“I don’t like to be the center of attention,” says Walter Stroup, associate professor at UT’s College of Education. “I really don’t. But I stuck my finger in the socket.” That socket would be the test-making industry, specifically Pearson Education, which is not at all fond of the professor, and tends to produce thick stacks of paper with titles like “Responses to Claims Raised by Walter Stroup,” heavy on words such as “misleading” and “unsubstantiated.” Pearson also tends to donate large amounts of money to educational organizations, which is why Stroup’s UT office is located directly below the grant-funded Pearson Center for Applied Psychometric Research.
According to Stroup, recent research shows that the standardized tests required of all public school students in Houston—the Pearson-produced TAKS, or Texas Assessment of Knowledge and Skills (for grades nine through eleven) and STAAR, or State of Texas Assessments for Academic Readiness (three through eight)—do not measure anything like what they are said to measure. That highly technical research, much of it conducted by one of Stroup’s doctoral students, Vin Pham, purports to show that 70 percent of any TAKS score is accounted for by the student’s test-taking ability—what Pham’s dissertation gingerly calls an “uncharacterized latent trait.”
TAKS—which is full of multiple-choice questions like “which of these is closest to the total surface area of the cylinder?”—is used to judge the efficacy of school districts. But the scores are not, in Stroup’s telling, “content sensitive”; they barely move no matter what is taught or who is doing the teaching. Teachers and districts with students who do poorly are being punished not because their teaching methods are inadequate, but because their students happen to lack, well, an uncharacterized latent trait.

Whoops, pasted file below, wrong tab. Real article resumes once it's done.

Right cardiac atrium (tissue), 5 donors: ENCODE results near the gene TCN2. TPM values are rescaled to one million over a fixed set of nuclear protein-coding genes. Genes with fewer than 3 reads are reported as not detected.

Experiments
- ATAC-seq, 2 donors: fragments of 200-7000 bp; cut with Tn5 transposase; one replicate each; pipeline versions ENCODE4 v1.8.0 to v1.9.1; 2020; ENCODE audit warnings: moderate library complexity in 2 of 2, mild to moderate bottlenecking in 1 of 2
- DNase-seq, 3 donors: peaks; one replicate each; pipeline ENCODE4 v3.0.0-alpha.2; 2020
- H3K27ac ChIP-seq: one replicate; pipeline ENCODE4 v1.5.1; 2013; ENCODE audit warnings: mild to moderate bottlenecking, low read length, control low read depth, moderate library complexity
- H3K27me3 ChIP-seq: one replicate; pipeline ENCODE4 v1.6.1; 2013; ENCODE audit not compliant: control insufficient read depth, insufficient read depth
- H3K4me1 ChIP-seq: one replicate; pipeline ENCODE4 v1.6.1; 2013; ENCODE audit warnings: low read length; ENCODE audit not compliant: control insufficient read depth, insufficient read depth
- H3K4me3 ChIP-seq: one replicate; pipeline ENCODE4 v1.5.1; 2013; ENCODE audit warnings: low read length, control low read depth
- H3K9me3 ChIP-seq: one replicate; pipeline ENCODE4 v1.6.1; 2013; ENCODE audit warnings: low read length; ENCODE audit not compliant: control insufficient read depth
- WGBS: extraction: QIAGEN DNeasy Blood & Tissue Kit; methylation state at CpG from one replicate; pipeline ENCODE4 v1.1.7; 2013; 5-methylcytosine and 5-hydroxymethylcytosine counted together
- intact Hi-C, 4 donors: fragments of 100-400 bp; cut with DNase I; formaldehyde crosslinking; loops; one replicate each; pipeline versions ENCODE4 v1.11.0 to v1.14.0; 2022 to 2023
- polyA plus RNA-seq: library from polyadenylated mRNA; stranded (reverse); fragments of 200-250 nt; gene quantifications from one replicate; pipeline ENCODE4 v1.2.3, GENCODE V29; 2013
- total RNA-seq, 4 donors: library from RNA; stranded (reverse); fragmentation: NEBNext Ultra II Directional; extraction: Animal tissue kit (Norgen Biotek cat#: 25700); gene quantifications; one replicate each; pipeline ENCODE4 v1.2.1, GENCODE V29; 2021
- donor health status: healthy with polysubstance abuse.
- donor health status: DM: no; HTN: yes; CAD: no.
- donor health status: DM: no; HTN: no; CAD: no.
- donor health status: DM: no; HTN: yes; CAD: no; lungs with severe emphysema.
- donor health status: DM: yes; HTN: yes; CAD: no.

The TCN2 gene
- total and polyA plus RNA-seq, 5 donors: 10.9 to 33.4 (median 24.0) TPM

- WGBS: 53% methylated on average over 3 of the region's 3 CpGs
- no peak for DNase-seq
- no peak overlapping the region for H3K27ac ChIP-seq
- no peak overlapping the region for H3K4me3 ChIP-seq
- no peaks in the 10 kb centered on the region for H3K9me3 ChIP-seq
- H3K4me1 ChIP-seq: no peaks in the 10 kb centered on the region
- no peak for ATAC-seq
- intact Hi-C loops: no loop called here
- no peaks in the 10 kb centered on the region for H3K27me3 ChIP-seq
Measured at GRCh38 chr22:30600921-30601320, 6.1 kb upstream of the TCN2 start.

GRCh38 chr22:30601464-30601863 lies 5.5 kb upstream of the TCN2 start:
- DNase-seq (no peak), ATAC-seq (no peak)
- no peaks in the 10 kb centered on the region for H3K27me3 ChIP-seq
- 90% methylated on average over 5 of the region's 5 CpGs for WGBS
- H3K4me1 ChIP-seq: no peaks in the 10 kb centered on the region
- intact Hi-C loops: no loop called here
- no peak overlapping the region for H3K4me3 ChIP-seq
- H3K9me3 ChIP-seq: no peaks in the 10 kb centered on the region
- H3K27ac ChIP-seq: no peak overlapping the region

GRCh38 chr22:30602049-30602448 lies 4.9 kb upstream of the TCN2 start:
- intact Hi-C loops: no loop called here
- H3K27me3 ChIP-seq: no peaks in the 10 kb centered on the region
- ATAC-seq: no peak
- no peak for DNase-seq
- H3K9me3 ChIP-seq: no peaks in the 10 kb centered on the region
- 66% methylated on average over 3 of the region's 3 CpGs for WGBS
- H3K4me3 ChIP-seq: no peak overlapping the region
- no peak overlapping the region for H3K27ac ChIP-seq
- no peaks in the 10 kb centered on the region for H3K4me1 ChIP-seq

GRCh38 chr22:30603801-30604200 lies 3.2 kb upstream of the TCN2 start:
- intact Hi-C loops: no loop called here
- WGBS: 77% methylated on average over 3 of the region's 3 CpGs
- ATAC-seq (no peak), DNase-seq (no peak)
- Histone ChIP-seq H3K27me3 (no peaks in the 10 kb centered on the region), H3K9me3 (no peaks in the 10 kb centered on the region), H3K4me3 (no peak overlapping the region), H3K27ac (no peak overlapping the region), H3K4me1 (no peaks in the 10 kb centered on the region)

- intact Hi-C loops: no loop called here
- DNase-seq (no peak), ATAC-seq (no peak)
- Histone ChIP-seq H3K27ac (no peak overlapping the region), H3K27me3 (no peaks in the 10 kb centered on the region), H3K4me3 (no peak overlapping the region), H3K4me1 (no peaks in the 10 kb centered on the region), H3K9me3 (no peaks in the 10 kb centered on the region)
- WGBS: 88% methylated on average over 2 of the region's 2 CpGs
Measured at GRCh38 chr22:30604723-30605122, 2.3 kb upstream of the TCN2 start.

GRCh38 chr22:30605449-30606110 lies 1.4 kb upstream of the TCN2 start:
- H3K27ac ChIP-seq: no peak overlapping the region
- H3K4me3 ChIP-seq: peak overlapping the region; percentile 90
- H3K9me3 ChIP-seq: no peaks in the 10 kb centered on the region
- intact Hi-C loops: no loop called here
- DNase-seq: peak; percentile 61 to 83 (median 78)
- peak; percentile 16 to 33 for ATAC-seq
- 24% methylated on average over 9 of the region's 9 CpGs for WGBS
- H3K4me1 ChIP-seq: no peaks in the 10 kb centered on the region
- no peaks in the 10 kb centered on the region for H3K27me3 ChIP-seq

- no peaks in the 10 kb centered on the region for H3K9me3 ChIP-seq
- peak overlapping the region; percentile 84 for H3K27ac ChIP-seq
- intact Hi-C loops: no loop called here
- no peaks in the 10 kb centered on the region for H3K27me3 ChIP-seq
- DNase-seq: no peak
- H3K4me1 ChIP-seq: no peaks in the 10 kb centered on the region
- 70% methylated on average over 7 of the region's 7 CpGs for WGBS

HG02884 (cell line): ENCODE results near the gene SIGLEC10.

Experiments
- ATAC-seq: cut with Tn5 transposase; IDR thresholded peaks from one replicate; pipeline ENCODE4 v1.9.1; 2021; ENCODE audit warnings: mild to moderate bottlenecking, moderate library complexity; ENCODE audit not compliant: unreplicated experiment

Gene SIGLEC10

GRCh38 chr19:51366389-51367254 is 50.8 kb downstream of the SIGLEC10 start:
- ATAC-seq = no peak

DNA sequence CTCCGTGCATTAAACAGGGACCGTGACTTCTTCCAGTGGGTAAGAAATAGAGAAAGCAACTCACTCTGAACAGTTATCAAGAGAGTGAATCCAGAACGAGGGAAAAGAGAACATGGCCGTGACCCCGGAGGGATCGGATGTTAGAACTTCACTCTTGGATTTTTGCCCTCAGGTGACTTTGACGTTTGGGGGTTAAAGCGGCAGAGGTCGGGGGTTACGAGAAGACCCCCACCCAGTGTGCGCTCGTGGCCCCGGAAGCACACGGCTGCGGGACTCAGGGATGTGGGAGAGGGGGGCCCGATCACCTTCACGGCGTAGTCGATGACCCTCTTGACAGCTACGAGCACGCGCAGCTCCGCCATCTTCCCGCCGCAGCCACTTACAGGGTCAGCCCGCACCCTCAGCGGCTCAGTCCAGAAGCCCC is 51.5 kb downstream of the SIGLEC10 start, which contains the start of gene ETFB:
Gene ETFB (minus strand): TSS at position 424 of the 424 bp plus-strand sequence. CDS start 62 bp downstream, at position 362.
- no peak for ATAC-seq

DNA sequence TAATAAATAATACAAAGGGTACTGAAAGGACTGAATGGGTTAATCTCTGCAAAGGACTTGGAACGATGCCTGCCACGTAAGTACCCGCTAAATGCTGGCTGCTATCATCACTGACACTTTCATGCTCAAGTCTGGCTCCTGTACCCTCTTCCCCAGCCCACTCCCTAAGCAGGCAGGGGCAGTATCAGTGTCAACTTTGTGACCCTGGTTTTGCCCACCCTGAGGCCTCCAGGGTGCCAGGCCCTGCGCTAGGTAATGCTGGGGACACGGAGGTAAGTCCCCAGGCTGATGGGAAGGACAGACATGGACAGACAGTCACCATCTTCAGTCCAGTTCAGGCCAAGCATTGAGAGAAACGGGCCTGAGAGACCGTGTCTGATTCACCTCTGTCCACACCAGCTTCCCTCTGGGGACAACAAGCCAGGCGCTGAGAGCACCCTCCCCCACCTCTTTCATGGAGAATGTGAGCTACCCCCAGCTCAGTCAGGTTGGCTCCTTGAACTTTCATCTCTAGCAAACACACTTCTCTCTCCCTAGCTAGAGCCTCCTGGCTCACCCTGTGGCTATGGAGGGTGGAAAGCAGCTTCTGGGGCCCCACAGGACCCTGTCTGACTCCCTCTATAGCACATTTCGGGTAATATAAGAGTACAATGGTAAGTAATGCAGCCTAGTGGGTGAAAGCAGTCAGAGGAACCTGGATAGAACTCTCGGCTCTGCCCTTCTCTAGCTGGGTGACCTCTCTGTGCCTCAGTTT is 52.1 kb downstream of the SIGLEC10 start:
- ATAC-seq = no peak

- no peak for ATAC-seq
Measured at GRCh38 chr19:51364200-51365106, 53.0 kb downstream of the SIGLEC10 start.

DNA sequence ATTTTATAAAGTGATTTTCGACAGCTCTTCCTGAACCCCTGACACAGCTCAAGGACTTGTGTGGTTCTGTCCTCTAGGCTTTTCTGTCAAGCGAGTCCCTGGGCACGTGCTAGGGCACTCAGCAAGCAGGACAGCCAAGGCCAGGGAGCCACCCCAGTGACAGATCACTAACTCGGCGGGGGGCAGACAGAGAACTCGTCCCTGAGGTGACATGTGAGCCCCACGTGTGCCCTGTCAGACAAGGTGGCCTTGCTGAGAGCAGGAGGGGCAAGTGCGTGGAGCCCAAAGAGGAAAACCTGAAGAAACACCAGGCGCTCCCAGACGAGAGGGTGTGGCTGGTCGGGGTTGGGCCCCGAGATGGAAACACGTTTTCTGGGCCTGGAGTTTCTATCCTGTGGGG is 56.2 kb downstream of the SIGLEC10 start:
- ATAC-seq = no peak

Pearson, which has a $462 million contract with the state of Texas, points out that Stroup’s research has not been published or peer-reviewed. That’s a dismissal echoed by Debbie Ratcliffe, spokesperson for the Texas Education Agency, who says that the tests are developed by “nationally recognized testing experts,” and the results tend not to be a surprise.
“I think that if you use the rating and think about what you know about a particular school,” she says, “they correlate.”
But Pham’s computer models do give empirical backing to the growing concerns of parents, unions, and legislators who feel, for their own reasons, that the school system has become far too testing-obsessed. In March, State Representative Bennett Ratliff introduced a bill requiring an outsider to verify whether STAAR tests what it says it tests. The bill passed unanimously in both houses, only to be vetoed by Governor Rick Perry.
Stroup says he isn’t against standardized testing in general; nor does he think that what the test actually measures is a low-level skill. When his third grade son first encountered TAKS, he came home and told his father that they were playing a new game at school, and in that game “somebody is trying to trick us.”
“That’s what the game is,” Stroup says, “that kind of strategic, tactical thinking that some of us are good at—that my son happens to be good at—but doesn’t have to refer to science or math. That skill is slow to learn, and culturally dependent, because lots of social cultures don’t have the assumption that the adults in their world are trying to trick them.” Indeed, that’s the very skill he hopes Texas will begin to employ with respect to its fondness for testing. Does TAKS tell us how much Houston’s public school students are learning? Or are adults trying to trick us?